(HLL) A programming language which provides some level of abstraction above assembly language. These normally use statements consisting of English-like keywords such as "FOR", "PRINT" or "GOTO", where each statement corresponds to several machine language instructions. It is much easier to program in a high-level language than in assembly language though the efficiency of execution depends on how good the compiler or interpreter is at optimising the program. http://wombat.doc.ic.ac.uk/foldoc/foldoc.cgi?high-level+language
A programming language whose statements are translated into more than one machine language instruction. Examples of high level languages are BASIC, FORTRAN, COBOL, and PASCAL.
a language which is removed from the machine's natural language of operation
an artificial language with a rigidly specified grammar, which can be translated into machine code via a program called a "compiler"
HLL coding requires an editor and an HLL compiler program. The programmer writes instructions using high level instructions such as DO... WHILE and IF... THEN... ELSE. The compiler program takes the HLL instructions and translates them into sequences of 1 's and 0's that the CPU can understand. The final output is machine code or binary executable code. For microcontrollers like the 80C51, this code is then placed in ROM or EPROM to control operation of the device.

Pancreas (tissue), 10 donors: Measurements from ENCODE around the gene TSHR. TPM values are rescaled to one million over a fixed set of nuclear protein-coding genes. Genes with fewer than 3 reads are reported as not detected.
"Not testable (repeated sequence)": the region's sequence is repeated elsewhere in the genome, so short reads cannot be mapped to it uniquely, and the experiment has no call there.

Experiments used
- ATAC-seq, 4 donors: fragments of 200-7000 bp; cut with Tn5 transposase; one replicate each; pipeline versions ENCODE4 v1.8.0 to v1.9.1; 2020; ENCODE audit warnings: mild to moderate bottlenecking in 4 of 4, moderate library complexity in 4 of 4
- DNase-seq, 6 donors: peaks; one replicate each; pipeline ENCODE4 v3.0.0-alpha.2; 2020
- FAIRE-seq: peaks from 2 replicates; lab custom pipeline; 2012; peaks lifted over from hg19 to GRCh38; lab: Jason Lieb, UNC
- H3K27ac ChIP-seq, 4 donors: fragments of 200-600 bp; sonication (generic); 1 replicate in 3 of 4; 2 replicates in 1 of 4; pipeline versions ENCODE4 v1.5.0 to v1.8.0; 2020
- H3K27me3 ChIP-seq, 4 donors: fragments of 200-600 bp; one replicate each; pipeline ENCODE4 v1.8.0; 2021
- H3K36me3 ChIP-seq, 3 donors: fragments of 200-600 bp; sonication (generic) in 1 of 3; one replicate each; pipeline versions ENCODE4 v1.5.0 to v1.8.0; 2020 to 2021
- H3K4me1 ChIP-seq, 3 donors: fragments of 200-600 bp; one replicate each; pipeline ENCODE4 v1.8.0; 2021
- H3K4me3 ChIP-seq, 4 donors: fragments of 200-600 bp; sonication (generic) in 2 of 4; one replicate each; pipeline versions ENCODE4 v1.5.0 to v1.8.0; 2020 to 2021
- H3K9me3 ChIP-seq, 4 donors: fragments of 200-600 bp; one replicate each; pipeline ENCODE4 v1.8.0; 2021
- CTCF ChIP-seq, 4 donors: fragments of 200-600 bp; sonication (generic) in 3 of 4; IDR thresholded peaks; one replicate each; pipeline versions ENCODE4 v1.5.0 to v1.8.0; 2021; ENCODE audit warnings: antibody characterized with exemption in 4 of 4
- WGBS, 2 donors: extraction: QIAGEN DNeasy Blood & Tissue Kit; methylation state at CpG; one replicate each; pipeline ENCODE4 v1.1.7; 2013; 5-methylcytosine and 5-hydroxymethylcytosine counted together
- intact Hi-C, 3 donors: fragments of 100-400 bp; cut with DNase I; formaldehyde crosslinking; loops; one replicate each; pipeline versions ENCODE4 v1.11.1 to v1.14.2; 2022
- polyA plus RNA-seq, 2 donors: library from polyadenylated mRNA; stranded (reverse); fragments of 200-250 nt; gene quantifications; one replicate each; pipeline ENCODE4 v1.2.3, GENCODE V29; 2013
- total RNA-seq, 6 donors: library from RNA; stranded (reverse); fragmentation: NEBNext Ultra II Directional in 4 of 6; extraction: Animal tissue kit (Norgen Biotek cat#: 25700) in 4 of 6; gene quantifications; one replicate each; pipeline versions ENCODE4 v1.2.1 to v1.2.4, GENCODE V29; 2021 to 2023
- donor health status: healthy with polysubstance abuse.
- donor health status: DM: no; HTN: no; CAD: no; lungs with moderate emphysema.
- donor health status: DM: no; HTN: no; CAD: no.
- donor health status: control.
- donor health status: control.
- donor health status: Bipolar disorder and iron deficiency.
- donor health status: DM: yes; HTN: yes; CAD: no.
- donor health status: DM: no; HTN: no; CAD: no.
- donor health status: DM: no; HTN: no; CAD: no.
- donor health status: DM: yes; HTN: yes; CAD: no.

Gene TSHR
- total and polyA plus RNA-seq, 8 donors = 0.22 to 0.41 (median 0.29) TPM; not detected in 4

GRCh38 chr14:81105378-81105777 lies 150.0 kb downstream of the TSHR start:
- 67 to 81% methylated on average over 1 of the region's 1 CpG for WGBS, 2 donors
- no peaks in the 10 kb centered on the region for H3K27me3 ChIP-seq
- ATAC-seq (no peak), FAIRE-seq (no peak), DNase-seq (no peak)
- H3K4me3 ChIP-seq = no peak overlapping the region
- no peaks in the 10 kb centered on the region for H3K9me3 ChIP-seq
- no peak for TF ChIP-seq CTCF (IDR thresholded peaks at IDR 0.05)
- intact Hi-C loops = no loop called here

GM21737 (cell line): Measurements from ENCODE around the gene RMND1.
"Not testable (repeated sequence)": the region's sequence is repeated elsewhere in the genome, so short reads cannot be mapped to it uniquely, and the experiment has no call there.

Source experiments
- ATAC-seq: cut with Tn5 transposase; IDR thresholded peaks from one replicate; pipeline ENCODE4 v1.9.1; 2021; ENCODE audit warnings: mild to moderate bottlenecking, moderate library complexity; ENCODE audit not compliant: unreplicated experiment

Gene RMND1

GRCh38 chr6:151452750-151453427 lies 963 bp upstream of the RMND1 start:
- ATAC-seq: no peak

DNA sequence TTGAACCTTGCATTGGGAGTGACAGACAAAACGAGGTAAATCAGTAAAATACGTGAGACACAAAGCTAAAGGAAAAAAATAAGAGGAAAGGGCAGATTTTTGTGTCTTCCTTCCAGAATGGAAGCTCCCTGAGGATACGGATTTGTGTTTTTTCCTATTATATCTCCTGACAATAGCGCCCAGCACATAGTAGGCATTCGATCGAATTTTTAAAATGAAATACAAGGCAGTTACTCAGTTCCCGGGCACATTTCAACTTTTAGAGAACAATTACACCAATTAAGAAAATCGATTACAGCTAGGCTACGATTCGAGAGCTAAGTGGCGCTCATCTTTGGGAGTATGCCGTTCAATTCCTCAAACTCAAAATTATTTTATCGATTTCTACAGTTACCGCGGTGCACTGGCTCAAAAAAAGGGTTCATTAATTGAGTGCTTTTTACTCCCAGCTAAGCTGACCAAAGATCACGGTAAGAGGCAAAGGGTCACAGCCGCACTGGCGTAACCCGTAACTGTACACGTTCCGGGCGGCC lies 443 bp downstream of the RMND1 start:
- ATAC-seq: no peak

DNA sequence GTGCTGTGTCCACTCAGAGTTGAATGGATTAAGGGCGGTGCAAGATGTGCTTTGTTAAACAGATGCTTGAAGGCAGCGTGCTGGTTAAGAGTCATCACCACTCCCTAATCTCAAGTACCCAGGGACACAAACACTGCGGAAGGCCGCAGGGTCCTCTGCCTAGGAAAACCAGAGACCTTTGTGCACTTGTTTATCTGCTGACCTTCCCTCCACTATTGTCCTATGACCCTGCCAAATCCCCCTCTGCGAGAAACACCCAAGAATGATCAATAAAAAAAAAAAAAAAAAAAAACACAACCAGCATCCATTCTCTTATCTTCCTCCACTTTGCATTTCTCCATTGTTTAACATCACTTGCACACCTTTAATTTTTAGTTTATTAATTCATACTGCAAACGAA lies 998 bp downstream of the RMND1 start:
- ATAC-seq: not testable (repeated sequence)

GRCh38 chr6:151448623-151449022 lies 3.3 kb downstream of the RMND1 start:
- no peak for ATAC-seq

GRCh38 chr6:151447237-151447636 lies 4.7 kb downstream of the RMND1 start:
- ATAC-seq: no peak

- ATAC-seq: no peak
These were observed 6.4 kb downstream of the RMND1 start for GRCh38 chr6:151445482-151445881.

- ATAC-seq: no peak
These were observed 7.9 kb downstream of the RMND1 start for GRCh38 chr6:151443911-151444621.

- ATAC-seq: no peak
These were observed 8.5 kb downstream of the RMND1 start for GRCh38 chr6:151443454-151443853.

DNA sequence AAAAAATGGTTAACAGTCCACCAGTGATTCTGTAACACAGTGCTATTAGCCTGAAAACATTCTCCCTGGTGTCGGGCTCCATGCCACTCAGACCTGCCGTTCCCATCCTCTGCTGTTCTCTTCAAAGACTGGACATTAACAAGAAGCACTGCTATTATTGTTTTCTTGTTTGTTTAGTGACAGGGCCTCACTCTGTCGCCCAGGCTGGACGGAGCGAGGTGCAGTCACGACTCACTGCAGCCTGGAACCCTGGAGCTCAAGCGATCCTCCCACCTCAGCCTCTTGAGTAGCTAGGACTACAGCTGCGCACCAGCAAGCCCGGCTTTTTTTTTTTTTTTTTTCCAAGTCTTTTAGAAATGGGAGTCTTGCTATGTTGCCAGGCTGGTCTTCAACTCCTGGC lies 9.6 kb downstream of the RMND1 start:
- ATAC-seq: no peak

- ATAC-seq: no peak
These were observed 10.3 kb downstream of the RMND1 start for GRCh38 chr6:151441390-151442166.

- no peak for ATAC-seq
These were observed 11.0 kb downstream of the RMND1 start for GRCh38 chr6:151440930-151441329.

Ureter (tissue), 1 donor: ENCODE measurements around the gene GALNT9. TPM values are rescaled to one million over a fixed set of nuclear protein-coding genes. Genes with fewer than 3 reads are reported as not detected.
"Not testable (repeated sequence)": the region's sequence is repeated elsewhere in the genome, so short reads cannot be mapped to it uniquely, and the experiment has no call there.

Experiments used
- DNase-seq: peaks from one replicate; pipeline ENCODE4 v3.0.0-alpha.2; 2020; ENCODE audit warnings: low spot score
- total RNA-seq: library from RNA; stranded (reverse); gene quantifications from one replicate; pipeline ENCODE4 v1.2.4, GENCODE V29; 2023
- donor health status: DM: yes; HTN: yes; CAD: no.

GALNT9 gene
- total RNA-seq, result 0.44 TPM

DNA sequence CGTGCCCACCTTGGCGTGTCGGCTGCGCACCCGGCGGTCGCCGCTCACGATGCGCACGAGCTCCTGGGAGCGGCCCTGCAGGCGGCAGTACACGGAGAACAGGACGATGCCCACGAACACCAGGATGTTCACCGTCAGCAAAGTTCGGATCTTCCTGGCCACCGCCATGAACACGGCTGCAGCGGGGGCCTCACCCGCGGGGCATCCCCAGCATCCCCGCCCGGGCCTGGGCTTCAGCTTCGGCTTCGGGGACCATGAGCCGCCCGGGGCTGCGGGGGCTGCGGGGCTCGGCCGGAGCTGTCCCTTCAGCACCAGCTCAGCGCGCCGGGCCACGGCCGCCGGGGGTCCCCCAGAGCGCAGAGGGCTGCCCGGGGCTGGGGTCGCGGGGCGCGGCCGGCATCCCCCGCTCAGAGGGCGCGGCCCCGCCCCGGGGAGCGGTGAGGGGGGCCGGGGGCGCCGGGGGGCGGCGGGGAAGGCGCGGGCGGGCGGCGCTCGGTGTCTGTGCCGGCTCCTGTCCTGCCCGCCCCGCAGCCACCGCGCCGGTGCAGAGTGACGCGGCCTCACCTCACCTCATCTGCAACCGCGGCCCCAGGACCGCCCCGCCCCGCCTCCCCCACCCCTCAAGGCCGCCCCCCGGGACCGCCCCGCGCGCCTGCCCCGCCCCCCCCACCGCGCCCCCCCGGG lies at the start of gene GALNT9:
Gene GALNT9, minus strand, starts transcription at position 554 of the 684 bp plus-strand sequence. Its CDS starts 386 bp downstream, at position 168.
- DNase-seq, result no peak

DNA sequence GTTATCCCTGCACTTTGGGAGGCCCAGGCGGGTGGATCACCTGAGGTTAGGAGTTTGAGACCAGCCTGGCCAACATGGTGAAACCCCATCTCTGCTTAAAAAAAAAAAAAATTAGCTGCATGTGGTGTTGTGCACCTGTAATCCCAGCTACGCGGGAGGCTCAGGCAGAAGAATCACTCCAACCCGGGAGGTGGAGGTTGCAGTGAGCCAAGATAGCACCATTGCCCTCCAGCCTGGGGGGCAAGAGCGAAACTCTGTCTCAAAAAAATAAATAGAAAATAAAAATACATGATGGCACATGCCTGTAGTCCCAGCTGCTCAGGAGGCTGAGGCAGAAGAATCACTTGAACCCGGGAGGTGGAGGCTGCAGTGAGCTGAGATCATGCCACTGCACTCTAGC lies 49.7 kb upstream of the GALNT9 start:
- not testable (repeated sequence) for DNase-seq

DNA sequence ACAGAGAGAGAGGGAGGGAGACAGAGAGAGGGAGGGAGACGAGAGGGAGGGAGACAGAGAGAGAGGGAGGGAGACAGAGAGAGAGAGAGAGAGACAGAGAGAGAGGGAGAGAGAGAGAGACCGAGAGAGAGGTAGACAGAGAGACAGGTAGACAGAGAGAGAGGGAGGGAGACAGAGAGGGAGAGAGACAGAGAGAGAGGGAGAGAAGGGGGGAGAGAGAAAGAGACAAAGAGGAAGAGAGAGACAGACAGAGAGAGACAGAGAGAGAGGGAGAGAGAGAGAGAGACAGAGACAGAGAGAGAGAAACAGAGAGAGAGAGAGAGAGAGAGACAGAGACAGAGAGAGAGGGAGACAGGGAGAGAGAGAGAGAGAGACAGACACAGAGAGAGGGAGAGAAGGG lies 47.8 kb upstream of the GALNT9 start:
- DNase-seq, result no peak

A problem-oriented language that requires little knowledge of the computer on which a computer program written in the language is to be run.
Programming languages such as BASIC, PASCAL, or C++ that enable programmers to develop software applications using ordinary words and symbols rather than binary numbers. Also referred to as fourth generation languages. Typically a compiler transforms any one statement in such programs into many specific computer instructions.
Computer independent programming language such as Cobol, C, Java etc